- Bulhof, I.N. (2012). Wilhelm Dilthey: A Hermeneutic Approach to the Study of History and Culture. Springer Science & Business Media. p. 14.
- Gay, Ruth (1994). The Jews of Germany: A Historical Portrait. Yale University Press. p. 217.
- Spellman, W.M. (2011). A Short History of Western Political Thought. Macmillan International Higher Education.
- Stackelberg, Roderick. "Antisemitic Interpretations of History in Germany". H-Net Reviews.
- Alfred Andrea and James Overfield, eds. (2011). The Human Record: Sources of Global History, Volume II: Since 1500. Cengage Learning. pp. 294–95. ISBN 978-1133420040.CS1 maint: extra text: authors list (link)
- Ben-Sasson, H.H., ed. (1976): A History of the Jewish People. (Cambridge, Massachusetts: Harvard University Press), p. 875.
- Ethics and extermination: reflections on Nazi genocide by Michael Burleigh, Cambridge University Press, 1997, page 17
- The Eurocentric Conception of World Politics Western International Theory, 1760–2010 John M. Hobson May 2012 page 156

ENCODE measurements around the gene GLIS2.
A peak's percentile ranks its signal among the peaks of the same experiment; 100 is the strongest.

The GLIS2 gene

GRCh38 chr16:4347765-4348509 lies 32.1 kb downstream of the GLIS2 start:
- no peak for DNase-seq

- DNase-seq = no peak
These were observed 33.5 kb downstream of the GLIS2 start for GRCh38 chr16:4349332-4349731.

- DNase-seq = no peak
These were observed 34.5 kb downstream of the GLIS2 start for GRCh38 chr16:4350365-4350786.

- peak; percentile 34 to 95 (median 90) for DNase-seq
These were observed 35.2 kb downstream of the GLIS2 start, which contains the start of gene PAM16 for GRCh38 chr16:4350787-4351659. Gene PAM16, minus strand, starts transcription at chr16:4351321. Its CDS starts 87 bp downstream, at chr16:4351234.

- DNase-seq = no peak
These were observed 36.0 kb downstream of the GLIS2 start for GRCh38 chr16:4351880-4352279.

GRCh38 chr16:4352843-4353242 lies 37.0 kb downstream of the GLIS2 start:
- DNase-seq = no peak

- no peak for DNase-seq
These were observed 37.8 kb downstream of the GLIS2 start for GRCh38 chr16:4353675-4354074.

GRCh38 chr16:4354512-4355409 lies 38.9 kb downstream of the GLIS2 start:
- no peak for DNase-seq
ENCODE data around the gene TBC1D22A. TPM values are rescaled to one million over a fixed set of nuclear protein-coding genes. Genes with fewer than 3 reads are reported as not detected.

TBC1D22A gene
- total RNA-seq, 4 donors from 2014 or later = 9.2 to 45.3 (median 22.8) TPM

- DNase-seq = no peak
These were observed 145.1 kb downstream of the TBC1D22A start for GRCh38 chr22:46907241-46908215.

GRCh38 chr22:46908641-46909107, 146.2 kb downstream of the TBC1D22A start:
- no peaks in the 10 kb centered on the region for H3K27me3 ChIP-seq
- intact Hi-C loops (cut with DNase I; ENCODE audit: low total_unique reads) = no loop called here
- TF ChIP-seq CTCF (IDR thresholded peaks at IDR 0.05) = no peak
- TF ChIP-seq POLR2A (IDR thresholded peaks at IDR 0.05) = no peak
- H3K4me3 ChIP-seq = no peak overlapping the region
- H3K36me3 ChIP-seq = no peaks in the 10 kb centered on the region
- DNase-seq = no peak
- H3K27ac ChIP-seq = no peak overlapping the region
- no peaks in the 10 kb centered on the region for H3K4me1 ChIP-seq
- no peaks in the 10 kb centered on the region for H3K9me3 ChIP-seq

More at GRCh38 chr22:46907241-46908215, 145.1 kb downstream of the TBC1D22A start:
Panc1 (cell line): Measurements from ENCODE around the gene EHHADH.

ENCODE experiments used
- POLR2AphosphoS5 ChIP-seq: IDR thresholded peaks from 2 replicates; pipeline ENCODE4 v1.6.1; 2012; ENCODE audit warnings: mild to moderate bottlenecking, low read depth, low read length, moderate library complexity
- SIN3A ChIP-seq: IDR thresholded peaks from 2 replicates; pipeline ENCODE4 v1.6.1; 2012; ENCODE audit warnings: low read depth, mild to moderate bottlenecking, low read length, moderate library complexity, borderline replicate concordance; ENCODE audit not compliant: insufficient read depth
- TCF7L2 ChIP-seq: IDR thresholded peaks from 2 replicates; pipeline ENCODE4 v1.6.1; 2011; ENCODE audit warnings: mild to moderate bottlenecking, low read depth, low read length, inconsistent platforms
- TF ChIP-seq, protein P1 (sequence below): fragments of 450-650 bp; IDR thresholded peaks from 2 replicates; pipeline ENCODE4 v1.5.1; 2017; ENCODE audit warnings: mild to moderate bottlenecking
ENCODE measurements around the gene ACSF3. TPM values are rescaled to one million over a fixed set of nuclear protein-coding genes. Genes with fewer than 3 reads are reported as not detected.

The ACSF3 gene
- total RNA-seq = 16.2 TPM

- Ideology of death: why the Holocaust happened in Germany – Page 133 John Weiss – 1996
- Wayward Reproductions: Genealogies of Race and Nation in Transatlantic Modern Thought: Genealogies of Race and Nation in Trasatlantic Modern Thought Alys Eve Weinbaum page 229
- Genocide in Age of Nation State v. 2, Rise of the West and the Coming of Genocide, p. 34, Mark Levene
- Heinrich von Treitschke: Historische und politische Aufsatze (4 vols., Leipzig, 1896)
- This article incorporates text from a publication now in the public domain: Chisholm, Hugh, ed. (1911). "Treitschke, Heinrich von". Encyclopædia Britannica. 27 (11th ed.). Cambridge University Press. pp. 238–239.
- Davis, H. W. Carless, The political thought of Heinrich von Treitschke, 1914; online
- Dorpalen, Andreas. Heinrich von Treitschke (New Haven 1957), the standard biography in English
- Hausrath, Adolf, ed. Treitschke, his doctrine of German destiny and of international relations: together with a study of his life and work (1914) online edition pp. 1–136 comprise a popular biography by Hausrath
- Joll, James. "Treitschke and the Prussian Legend" History Today (1952) 2#3 pp 186–190 online.
- Kilgour, Johnathan Bruce. "Heinrich von Treitschke| Creating a German national mission." (MA Thesis, University of Montana, 2004) online
- Kohler, George Y. “German Spirit and Holy Ghost – Treitschke’s Call for Conversion of German Jewry: The Debate Revisited”, Modern Judaism 30:2 (2010), pp. 172–195
- Langer, Ulrich. Heinrich von Treitschke (Düsseldorf 1998) in German